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In November 1984 when I left Queensland to come back to Victoria, Kathy de Bono, a friend from the Yoga school, followed me to Murwillumbah where I was catching the train. She told me that because my car was old she’d drive slowly behind me in case I broke down. Now my Lesley McGinley doesn’t look much, but it goes like the clappers. Out of mischief I flattened my foot when I’d crossed the Tweed, and Kathy soon became a speck in my rear vision mirror. When she reached Murwillumbah she said ‘I brought a packet of tissues in case you cried. Instead you’re all lit up and laughing.’

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Writing fiction is something I originally stumbled upon rather than consciously chose. Much the same can be said of my career as student and university teacher. Brought up in London in a lower working-class family, I certainly harboured no intellectual or literary ambitions. Like the rest of my family, I looked forward only to escaping from school as soon as possible and settling down to a steady job. What challenged that way of thinking was my parents’ unexpected decision to go to Northern Rhodesia (as it was then) when I was fifteen. Central Africa, where I was to spend a good portion of the next twenty years, did more to alter my attitudes and prospects than anything before or since. Still under British rule, it showed me the last and perhaps the ugliest face of colonialism; and in so doing destroyed any smug sense I may have had of my own Englishness. Equally, the politics of an emerging Zambia taught me some painful and abrupt lessons about both myself and the twentieth century preoccupation with violence.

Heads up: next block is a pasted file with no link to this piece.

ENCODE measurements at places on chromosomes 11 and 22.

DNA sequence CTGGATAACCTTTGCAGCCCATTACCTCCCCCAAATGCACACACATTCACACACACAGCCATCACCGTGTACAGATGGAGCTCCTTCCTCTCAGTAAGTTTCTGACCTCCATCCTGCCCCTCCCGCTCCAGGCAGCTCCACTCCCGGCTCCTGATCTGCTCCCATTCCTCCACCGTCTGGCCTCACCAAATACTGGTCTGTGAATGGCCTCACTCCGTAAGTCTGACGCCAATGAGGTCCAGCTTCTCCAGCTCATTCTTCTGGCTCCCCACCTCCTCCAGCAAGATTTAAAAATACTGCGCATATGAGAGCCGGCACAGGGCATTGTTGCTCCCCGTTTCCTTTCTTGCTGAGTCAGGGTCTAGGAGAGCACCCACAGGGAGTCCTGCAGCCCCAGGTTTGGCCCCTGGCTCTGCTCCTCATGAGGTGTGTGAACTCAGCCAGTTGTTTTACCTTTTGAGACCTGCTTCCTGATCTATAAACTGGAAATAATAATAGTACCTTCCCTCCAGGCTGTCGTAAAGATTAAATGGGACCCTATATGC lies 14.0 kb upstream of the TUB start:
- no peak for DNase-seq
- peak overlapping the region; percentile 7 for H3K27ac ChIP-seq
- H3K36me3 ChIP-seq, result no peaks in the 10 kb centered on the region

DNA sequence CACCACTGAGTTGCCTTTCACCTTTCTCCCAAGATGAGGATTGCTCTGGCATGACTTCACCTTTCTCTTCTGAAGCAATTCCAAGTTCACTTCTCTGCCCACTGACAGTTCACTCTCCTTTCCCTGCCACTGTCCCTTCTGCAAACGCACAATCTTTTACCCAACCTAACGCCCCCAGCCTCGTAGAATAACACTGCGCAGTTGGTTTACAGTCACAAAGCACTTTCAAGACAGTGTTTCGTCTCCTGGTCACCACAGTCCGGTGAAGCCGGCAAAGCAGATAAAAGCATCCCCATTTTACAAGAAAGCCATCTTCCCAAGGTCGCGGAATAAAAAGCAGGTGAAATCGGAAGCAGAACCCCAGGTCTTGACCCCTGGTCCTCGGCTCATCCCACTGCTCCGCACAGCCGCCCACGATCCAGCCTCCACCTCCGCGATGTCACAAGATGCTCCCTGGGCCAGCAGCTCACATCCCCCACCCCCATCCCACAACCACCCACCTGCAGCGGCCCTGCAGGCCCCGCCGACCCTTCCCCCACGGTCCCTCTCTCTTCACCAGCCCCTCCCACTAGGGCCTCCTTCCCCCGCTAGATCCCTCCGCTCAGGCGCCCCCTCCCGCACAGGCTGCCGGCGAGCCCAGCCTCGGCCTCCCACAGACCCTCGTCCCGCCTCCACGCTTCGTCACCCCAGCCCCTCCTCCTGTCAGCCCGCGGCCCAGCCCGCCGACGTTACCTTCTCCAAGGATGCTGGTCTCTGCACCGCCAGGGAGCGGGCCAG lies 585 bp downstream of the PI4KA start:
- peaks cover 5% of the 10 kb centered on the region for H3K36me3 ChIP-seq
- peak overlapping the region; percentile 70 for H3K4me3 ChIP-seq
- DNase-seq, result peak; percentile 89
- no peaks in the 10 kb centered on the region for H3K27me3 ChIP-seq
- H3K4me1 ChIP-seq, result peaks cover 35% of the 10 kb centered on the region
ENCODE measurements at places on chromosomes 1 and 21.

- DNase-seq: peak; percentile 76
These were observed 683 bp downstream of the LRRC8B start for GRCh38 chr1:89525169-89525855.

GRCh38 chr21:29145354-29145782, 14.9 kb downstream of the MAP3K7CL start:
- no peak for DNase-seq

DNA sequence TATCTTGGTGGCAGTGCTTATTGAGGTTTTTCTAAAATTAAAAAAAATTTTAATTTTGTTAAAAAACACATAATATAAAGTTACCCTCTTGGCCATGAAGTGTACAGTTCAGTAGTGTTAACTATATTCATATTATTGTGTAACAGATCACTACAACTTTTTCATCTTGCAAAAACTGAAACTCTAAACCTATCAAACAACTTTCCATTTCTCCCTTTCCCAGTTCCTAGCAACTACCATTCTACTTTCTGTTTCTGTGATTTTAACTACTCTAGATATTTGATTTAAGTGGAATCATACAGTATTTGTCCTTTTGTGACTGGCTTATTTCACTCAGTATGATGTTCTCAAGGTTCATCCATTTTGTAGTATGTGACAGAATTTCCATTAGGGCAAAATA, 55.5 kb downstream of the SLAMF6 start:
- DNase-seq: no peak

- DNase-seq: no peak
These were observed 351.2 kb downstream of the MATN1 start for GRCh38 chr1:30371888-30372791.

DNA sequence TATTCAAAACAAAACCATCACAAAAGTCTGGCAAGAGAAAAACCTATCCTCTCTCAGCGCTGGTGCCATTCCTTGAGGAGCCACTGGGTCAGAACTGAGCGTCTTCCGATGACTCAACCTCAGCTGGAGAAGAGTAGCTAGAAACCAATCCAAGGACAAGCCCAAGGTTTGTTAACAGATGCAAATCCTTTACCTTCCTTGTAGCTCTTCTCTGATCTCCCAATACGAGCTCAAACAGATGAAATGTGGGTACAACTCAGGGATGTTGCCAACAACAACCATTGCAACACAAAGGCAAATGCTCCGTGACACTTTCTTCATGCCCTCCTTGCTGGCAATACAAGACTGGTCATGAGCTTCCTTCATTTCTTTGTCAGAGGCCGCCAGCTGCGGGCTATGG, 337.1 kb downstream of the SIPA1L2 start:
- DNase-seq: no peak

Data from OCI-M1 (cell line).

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As the child of survivors of a war-battered, sorely depleted driftwood generation, I have acquired reasons in plenty to call myself lucky. Perhaps more, far more, than merely lucky.

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When I told a friend I was thinking of writing an essay on pre-Hispanic literature he said, ‘Forget it. You’d have to go to university to find out how to write an essay. Why don’t you write about your Christmas holidays?’ So perhaps it’s polite to warn readers that the following words, observations, and ideas are derived solely from personal experience, reading and reflection. I am a genuine lay person, shamelessly uneducated, having left school at fifteen and not found the time (or funds) to return since. 

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Travelling around writing

by Australian Book Review
May 1993, no. 150

An interview with Martin Flanagan.